The muskrat, or Ondatra zibethicus, is a member of the rodent family Cricetidae and the only surviving member of the genus Ondatra. Despite its name, it is not a rat and is actually closely related to voles and lemmings. Muskrats are covered in thick brown fur, typically weigh between 1.3 and 4.4 pounds, and measure 8 to 10 inches long. They serve an important role in wetland environments and have also been a crucial part of human cultures for thousands of years. Here is a list of 10 incredible muskrats facts that show what makes these aquatic rodents so amazing.
10. Muskrats Evolved Around 4 to 5 Million Years Ago
For our first entry on our list of muskrat facts, we’re going back in time to the dawn of muskrats. Researchers have found hundreds of muskrat fossils dating back at least 4 million years. This means that muskrats likely evolved sometime between 4 and 5 million years ago during the Lower Pliocene.
While some researchers believe that all extant muskrats belong to the same lineage, others disagree with that view. These contrarian researchers believe there used to be several different muskrat species that have mostly since gone extinct. Regardless of whether that’s true, it’s undeniable that modern muskrats measure noticeably larger and feature larger and more complex teeth than their ancestors.
9. Muskrats Are Native to North America
If you live in North America, there’s a good chance that you’ve seen a muskrat at some point. They range throughout Canada and the United States, along with some parts of northern Mexico. You can typically find them in freshwater and saltwater wetlands, including coastlines, rivers, or lakes.
Although you can find muskrats around the world, the truth is that they are only native to North America. All other muskrats are immigrants that have found their way to new habitats. Suffice to say, muskrats are truly North American animals and are synonymous with the continent.
8. Traders Used to Prize Muskrats for Their Fur
For thousands of years, humans have hunted animals not only for their meat but also for their fur. The fur trade spawned great enterprises that sent hunters and trappers traipsing through the wild to find the most beautiful and sought-after pelts. North America in particular became a hotspot for trappers during the 17th and 18th centuries as the fur trade boomed thanks to the demand in Europe for fur from North American animals.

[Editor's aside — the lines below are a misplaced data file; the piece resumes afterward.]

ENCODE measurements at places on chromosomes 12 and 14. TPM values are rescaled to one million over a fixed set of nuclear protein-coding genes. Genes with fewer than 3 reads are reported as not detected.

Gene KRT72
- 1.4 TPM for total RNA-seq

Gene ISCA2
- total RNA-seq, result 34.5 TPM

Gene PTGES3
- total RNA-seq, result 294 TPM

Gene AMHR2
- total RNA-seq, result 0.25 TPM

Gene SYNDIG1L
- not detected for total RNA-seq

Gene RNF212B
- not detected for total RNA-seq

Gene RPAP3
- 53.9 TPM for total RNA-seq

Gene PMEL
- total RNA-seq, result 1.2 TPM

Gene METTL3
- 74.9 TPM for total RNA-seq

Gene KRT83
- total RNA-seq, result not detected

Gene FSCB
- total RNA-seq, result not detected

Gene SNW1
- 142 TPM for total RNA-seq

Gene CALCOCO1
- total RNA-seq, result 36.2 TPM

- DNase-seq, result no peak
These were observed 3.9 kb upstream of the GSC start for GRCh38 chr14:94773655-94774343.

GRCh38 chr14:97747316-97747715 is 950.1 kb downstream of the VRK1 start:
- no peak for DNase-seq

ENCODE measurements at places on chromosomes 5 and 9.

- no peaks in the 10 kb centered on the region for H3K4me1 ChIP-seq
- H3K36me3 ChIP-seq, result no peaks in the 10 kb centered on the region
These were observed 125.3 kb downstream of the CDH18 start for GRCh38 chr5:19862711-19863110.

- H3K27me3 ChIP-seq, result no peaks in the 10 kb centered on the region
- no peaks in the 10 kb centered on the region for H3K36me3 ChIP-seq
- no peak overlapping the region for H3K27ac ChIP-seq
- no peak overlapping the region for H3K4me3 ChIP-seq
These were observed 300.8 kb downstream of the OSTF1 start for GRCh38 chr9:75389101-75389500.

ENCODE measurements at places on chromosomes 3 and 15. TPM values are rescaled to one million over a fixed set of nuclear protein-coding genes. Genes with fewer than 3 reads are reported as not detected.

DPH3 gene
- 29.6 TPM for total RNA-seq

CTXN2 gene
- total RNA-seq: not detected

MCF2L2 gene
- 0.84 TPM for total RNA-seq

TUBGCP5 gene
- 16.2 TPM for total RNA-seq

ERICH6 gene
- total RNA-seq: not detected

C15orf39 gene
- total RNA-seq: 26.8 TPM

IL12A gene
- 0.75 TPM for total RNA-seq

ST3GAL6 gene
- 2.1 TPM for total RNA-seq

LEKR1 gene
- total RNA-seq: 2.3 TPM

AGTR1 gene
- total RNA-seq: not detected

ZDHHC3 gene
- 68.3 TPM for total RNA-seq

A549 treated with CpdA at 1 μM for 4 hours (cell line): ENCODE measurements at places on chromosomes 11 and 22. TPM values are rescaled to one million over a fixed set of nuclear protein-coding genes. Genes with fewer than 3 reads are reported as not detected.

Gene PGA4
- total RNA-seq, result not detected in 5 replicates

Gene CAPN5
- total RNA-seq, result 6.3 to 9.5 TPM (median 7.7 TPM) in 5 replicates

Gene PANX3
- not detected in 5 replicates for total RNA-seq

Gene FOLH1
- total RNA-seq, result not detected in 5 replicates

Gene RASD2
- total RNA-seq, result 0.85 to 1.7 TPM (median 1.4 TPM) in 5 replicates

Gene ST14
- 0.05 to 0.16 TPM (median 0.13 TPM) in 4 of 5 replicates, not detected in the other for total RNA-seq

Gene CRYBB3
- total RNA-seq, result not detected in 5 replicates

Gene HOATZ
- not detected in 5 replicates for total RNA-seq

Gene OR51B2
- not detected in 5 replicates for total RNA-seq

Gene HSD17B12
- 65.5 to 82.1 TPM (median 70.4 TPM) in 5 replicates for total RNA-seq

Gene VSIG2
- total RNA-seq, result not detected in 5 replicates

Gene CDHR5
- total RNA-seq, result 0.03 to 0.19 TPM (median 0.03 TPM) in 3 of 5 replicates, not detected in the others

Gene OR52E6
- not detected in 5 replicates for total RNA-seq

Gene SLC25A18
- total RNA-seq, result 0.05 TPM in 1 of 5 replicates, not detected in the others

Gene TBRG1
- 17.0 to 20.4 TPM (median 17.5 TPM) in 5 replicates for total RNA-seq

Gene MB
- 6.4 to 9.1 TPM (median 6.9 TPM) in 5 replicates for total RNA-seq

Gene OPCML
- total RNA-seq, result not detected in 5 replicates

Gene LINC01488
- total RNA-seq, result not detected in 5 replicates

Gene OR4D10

Muskrats were just one of the animals that drew the attention of fur traders. Muskrat fur is quite warm, particularly in the winter, when the animals need to protect themselves from frigid water temperatures. In the United States during the early 20th century, muskrats were specially treated and sold as Hudson Seal Fur, and the fur also gained popularity throughout Europe and Asia.
7. Muskrats Leave Distinctive Tracks
For the next entry on our list of muskrat facts, we’ll cover one of the more impressionable muskrat facts – how you can identify muskrat tracks. Many animals leave distinctive tracks, which can help enterprising persons discern the identity of the maker. The shape, depth, and distribution of tracks all work together to create a story about the animal, their behavior, and actions.
If you ever want to spot muskrat tracks, you must look for certain tail-tell signs – in other words, look for the tail. Muskrats possess long tails covered in scales. The tail is flat and vertically oriented and tends to drag behind as they walk. As a result, muskrat tracks often feature tail tracks as well, which makes the tracks easy to identify.
6. Some Muskrats Build Lodges While Others Live in Burrows
Muskrats have evolved to live in cold climates thanks to their thick fur. That said, they live in marshes and swamps, so even with their fur muskrats require shelter to survive freezing winter temperatures. As a result, they typically build shelters to protect themselves from the cold and predators.
Some muskrats dig burrows into the sides of a riverbank, lake, or pond. These burrows typically have an underwater entrance measuring around 6 to 8 inches wide. Meanwhile, other muskrats chose to instead build standing lodges. A muskrat normally constructs its lodge from cattails and other vegetation, and the structure can reach nearly 3 feet high.